If you take a step back from all the noise -- and boy, is there noise -- all that's really happened in the NBA Finals is that the higher seed has won its first two home games. It's not exactly a unique phenomenon, and plenty of teams have teams have come back from down 2-0 to win a playoff series -- LeBron James-led teams have been especially adept at it.

But for some reason it feels different this time around.

After nearly pulling off a major upset in Game 1, Cleveland looked disillusioned in Game 2: The defense was sloppy, LeBron looked somewhat human and the supporting cast was nonexistent outside of brief spurts from George Hill and Kevin Love.

Against a team as good as the Warriors, sticking to the same game plan that got the Cavaliers this far just isn't going to cut it. So, with two games in the books, Game 3 seems like a perfect time for Tyronn Lue to make some adjustments to avoid receiving a 3-0 death sentence.

Who knows whether they'll work, but at this point the consensus is that they have to try something. Here are three tweaks the Cavs can make for Game 3, and how the Warriors can counter them:

1. Start Jeff Green instead of Tristan Thompson

The strategy: Cleveland beat up Golden State on the offensive boards in Game 1 (19-4), which has been part of the blueprint for defeating the Warriors since OKC built a 3-1 lead on them in the 2016 Western Conference finals. The Cavs outrebounded the Warriors 307 to 279 to win the 2016 title in seven games, with Thompson leading the way with nearly four offensive boards per game. But Thompson hasn't been as effective as he has been in previous years, and even earlier rounds of these playoffs, collecting just five offensive rebounds in two games.

Against the Warriors you need as much offense as possible to keep pace, so starting Green and moving Love to center could be the move for Game 3. The lineup of James, Love, Green, Hill and J.R. Smith has an offensive rating of 125.4 in 19 minutes this postseason according to NBA.com, and LeBron is at full strength when surrounded by four players capable of making an open 3-pointer.

Why it won't work: Oh yeah, defense -- that same Cavs lineup has a defensive rating of 118.1 in the playoffs, and the Warriors play small ball better than anyone else. Provided Andre Iguodala is healthy enough to play in Game 3, Kerr can deploy the Hamptons Five -- one of the most devastating offensive units of all time -- against a defensively inferior lineup. That pretty much spells disaster for Cleveland.

2. Double-team Steph Curry off of screens

The strategy: So far in the Finals, the Cavs have stuck with the "switch everything" approach, even whilst Steph Curry is transforming into a human torch before our very eyes. Curry has feasted on mismatches, either pulling up for 3s or blowing right by the bigger defender and getting to the rim, where he's been an elite finisher. Here's a video that showcases both, with Curry first breaking Nance's ankles for a step-back 3, then getting right past Love for a layup.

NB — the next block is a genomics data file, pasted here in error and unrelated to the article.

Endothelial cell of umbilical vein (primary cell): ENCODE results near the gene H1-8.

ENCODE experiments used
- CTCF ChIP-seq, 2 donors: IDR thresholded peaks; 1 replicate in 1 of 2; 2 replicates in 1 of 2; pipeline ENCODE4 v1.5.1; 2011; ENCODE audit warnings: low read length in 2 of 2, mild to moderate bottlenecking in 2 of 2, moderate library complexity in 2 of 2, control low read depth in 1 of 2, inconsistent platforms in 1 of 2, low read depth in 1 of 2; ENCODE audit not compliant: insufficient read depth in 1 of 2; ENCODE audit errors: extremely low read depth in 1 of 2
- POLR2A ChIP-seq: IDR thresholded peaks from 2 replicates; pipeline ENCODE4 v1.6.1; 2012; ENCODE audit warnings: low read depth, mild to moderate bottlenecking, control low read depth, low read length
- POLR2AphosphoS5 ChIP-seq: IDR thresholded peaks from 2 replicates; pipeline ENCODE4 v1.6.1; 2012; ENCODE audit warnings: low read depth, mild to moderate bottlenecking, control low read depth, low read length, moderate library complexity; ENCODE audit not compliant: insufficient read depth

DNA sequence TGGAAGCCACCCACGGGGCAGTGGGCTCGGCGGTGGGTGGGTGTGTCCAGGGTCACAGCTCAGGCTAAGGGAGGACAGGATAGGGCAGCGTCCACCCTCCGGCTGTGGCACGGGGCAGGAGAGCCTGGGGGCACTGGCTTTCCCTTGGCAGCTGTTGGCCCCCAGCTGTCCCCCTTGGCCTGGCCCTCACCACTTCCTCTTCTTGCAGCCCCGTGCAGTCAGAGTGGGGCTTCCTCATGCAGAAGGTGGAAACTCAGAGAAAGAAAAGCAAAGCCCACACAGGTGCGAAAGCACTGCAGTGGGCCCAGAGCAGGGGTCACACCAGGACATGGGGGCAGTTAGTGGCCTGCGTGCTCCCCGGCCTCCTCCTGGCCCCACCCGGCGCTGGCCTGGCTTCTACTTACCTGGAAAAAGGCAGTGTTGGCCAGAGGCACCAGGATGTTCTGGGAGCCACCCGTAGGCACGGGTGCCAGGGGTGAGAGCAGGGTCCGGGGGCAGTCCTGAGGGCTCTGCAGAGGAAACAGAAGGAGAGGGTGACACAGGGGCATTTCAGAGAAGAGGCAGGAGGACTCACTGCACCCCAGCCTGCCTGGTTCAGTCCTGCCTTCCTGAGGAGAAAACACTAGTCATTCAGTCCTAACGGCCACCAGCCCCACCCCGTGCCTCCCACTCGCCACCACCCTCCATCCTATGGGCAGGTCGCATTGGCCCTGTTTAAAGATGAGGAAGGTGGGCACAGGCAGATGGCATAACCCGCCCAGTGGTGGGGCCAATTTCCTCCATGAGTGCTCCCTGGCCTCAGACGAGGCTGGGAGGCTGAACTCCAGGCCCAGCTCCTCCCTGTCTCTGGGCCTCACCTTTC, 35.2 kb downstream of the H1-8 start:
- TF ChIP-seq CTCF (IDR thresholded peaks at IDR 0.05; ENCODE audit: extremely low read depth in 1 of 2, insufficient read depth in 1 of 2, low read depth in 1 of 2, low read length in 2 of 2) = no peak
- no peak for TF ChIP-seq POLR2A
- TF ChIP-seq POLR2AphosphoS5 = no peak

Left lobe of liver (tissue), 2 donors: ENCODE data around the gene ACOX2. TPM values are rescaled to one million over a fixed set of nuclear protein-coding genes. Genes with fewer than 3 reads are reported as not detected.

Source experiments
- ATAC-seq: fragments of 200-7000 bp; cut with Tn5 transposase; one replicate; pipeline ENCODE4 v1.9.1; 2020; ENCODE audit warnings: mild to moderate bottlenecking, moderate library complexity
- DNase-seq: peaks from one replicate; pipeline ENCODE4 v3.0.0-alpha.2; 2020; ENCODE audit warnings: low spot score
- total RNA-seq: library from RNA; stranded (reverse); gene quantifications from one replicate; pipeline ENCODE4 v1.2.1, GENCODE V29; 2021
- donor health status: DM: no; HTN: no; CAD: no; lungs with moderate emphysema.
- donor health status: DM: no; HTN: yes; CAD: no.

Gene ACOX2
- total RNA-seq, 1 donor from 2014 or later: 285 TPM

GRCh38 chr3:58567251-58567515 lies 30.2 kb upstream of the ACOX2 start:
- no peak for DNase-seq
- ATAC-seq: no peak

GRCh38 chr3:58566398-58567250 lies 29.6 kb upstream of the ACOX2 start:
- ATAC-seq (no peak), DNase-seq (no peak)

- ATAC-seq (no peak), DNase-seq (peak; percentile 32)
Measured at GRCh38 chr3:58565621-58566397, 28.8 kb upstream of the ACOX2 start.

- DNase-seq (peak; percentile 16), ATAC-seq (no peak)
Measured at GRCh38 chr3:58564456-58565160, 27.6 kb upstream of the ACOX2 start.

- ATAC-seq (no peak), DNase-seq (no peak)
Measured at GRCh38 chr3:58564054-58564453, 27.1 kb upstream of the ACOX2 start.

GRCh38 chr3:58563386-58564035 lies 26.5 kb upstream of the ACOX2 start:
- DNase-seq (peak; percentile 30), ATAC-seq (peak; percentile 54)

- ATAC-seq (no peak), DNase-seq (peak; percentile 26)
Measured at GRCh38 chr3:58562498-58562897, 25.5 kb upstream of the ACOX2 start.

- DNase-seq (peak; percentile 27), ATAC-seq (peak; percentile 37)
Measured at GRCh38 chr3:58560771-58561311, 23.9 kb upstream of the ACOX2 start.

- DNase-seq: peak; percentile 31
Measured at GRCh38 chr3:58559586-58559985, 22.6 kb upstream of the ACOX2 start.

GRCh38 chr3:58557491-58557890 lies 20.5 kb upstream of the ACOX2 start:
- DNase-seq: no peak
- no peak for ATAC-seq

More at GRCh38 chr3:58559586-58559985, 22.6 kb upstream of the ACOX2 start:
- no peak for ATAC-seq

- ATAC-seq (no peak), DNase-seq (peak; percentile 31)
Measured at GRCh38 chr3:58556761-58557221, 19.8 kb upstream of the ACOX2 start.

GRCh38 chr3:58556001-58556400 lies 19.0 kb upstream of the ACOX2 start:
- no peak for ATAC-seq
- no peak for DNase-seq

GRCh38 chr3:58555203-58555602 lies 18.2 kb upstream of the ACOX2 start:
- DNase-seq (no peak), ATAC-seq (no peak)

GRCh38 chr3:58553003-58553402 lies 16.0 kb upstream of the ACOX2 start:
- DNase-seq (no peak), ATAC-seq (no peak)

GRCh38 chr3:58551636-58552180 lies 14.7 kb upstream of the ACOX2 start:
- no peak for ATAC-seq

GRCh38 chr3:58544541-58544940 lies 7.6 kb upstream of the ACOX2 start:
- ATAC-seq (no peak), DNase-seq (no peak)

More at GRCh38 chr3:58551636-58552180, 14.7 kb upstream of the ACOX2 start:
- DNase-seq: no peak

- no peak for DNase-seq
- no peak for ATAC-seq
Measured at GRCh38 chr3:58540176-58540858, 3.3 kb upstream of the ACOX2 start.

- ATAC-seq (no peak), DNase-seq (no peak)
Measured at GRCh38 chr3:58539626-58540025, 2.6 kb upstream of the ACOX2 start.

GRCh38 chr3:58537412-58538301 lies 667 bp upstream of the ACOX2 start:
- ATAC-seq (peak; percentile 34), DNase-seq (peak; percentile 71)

In order to stop Curry's assault (31.0 points per game on 7 of 14 3-point shooting in the Finals), the Cavs could opt to trap him off of the screen, forcing him to get rid of the ball.

Why it won't work: We've seen this movie before -- teams tried double-teaming Curry a lot back in 2015. There's a reason not many do it anymore. When trapped, Curry will happily give the ball up to playmaker extraordinaire Draymond Green, who then operates in a 4-on-3 scenario with a bevy of options, like he did here in the 2015 Finals.

And that was with Iguodala, Livingston and Festus Ezeli on the court. Now imagine that with Klay Thompson in one corner, Kevin Durant in the other, and perhaps Kevon Looney or JaVale McGee in the dunker spot by the rim. Not a pretty picture for the Cavs.

3. Play Rodney Hood instead of Jordan Clarkson

The strategy: If there's been a player who's drawn more Twitter hate than J.R. Smith in these playoffs, it's Clarkson, who has averaged 4.9 points on 28 percent shooting with one total assist in 12.8 minutes per game dating back to Game 1 of the Boston series. He's not afraid to shoot the ball, but it hasn't been going in. Against the Warriors, you can't afford to have someone on the court who monopolizes the offense AND doesn't produce on either end of the court.

Analysts have been clamoring for Rodney Hood or Cedi Osman to take those minutes, and it appears Hood will at least get a look. On Tuesday Lue said the Cavs would "give Rodney a chance," so we can expect him to get at least a few early minutes in Game 3. Hood is a capable scorer (at least in theory), who at 6-8 is big enough to switch defensively. That's the kind of two-way threat that could help the Cavs' bench stay afloat.

Why it won't work: As poorly as Clarkson has played, his minutes have actually been a positive for Cleveland. The lineup of Clarkson, LeBron, Green, Kyle Korver and Larry Nance Jr. is actually a plus-3 in the two NBA Finals games so far, with a net rating of plus-25.8. This isn't to say that Clarkson is the reason why, and that they won't be better with Hood in his place, but it's clear that the Cavs haven't fallen behind during Clarkson's minutes. His ability to handle the ball, something that Hood lacks, also provides James with some much-needed in-game rest opportunities.

Bottom line

The Warriors are incredible, so you can't keep sticking with something that isn't working -- they'll pick you apart. The Cavs are an experienced group, and can hang their hats on the historic 3-1 comeback to win the title just two seasons ago, so they're smart enough to know when to pull a rabbit out of their hats. Lue has seen this version of the Warriors for two games now, and he'll likely deploy some strategic changes in Game 3. Cleveland just has to hope that they're the right ones.